The northwest of Scotland has been a magnet to geologists for more than a century. It is easily accessed, has magnificent scenery and some of the world’s most complex geology. The oldest and structurally most tortuous rocks in Europe – the Lewisian Gneiss Complex – which span crustal depths from its top to bottom, dominate much of the coast. These are unconformably overlain by a sequence of mainly terrestrial sediments of Meso- to Neoproterozoic age – the Torridonian Supergroup – laid down by river systems at the edge of the former continent of Laurentia. They form a series of relic hills resting on a rugged landscape carved into the much older Lewisian. In turn they are capped by a sequence of Cambrian to Lower Ordovician shallow-marine sediments. A more continuous range of hills no more than 20 km eastward of the coast hosts the famous Moine Thrust Belt in which the entire stratigraphy of the region was mangled between 450 and 430 million years ago when the elongated microcontinent of Avalonia collided with and accreted to Laurentia. Exposures are the best in Britain and, because of the superb geology, probably every geologist who graduated in that country visited the area, along with many international geotourists. The more complex parts of this relatively small area have been mapped and repeatedly examined at scales larger than 1:10,000; its geology is probably the best described on Earth. Yet, it continues to throw up dramatic conclusions. However, the structurally and sedimentologically simple Torridonian was thought to have been done and dusted decades ago, with a few oddities that remained unresolved until recently.
One such mystery lies close to the base of the vast pile of reddish Torridonian sandstones, the Stac Fada Member of the Stoer Group. Beneath it is a common-or-garden basal breccia full of debris from the underlying Lewisian Complex, then red sandstones and siltstones deposited by a braided river system. The Stac Fada Member is a mere 10 m thick, but stretches more than 50 km along the regional NNE-SSW strike. It comprises greenish to pink sandstones with abundant green, glassy shards and clasts, previously thought to be volcanic in origin, together with what were initially regarded as volcanic spherules – the results of explosive reaction of magma when entering groundwater or shallow ponds. Until 2002, that was how ideas stood. More detailed sedimentological and geochemical examination found quartz grains with multiple lamellae evidencing intense shock, anomalously high platinum-group metal concentrations and chromium isotopes that were not of this world. Indeed, the clasts and the ensemble as a whole look very similar to the ‘suevites’ around the 15 Ma old Ries Impact crater in Germany. The bed is the product of mass ejection from an impact, a designation that has attracted great attention. In 2015 geophysicists suggested that the impact crater itself may coincide with an isolated gravity low about 50 km to the east. A team of 8 geoscientists from the Universities of Oxford and Exeter, UK, have recently reported their findings and ideas from work over the last decade. (Amor, K, et al. 2019. The Mesoproterozoic Stac Fada proximal ejecta blanket, NW Scotland: constraints on crater location from field observations, anisotropy of magnetic susceptibility, petrography and geochemistry. Journal of the Geological Society, online; DOI: 10.1144/jgs2018-093).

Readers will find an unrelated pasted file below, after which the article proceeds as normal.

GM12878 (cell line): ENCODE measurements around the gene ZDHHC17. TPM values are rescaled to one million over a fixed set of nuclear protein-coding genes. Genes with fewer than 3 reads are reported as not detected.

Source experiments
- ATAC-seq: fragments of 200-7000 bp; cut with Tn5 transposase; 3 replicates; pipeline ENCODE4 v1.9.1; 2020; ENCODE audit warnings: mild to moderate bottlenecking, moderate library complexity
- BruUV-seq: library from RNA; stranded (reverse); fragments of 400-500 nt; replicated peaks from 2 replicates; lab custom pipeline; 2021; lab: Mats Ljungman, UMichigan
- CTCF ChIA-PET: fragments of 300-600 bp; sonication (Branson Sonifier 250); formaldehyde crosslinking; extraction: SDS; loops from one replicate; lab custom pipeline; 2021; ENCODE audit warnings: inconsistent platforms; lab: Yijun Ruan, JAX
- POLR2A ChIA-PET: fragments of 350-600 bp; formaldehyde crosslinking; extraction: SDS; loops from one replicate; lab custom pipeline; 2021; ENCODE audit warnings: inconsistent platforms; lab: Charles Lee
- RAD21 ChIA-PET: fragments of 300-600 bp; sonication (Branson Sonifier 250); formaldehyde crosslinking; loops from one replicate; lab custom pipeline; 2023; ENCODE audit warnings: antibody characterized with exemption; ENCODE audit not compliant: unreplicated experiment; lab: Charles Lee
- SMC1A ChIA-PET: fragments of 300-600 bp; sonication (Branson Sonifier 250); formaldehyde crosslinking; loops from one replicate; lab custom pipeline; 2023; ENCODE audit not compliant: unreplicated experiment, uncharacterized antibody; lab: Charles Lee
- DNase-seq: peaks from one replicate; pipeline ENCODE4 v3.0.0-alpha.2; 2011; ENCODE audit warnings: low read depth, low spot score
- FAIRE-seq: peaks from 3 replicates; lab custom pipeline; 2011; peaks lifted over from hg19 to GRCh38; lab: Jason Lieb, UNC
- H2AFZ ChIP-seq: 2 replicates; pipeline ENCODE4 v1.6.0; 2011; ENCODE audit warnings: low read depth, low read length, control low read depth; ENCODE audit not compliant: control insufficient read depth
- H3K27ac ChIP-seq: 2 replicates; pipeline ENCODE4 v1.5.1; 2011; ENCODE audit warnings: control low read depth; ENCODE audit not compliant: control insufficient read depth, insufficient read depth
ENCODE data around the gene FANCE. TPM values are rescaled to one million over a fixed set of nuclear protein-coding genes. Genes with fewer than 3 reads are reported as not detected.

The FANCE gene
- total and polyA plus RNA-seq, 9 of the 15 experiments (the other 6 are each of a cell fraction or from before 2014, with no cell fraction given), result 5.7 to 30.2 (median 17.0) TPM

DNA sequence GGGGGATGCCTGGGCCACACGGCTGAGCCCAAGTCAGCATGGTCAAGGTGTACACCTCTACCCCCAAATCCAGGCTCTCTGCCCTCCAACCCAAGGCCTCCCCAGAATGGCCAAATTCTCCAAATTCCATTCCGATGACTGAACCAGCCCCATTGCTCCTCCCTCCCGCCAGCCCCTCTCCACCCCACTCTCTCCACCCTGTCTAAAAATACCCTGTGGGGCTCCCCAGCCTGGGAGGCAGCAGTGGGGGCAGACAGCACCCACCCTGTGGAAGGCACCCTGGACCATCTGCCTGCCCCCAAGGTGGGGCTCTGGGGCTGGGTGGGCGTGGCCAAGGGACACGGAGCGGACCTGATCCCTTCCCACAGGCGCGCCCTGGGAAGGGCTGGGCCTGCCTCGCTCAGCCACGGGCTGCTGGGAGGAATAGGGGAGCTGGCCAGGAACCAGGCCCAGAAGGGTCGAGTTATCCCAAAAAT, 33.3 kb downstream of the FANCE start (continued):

The age of the Stac Fada member is around 1200 Ma, determined by Ar-Ar dating of K-feldspar formed by sedimentary processes. Geochemistry of Lewisian gneiss clasts compared with in situ basement rocks, magnetic data from the matrix of the deposit, and evidence of compressional forces restricted to it suggest that the debris emanated from a site to the WNW of the midpoint of the member’s outcrop. Rather than being a deposit from a distant source, carried in an ejecta curtain, the Stac Fada material is more akin to that transported by a volcanic pyroclastic flow. That is, a dense, incandescent debris cloud moving near to the surface under gravity from the crater as ejected material collapsed back to the surface. On less definite grounds, the authors suggest that a crater some 13 to 14 km across penetrating about 3 km into the crust may have been involved.
Together with evidence that I described in Impact debris in Britain (Magmatism February 2018) and Britain’s own impact (Planetary Science November 2002) it seems that Britain has directly witnessed three impact events. But none of them left a tangible crater.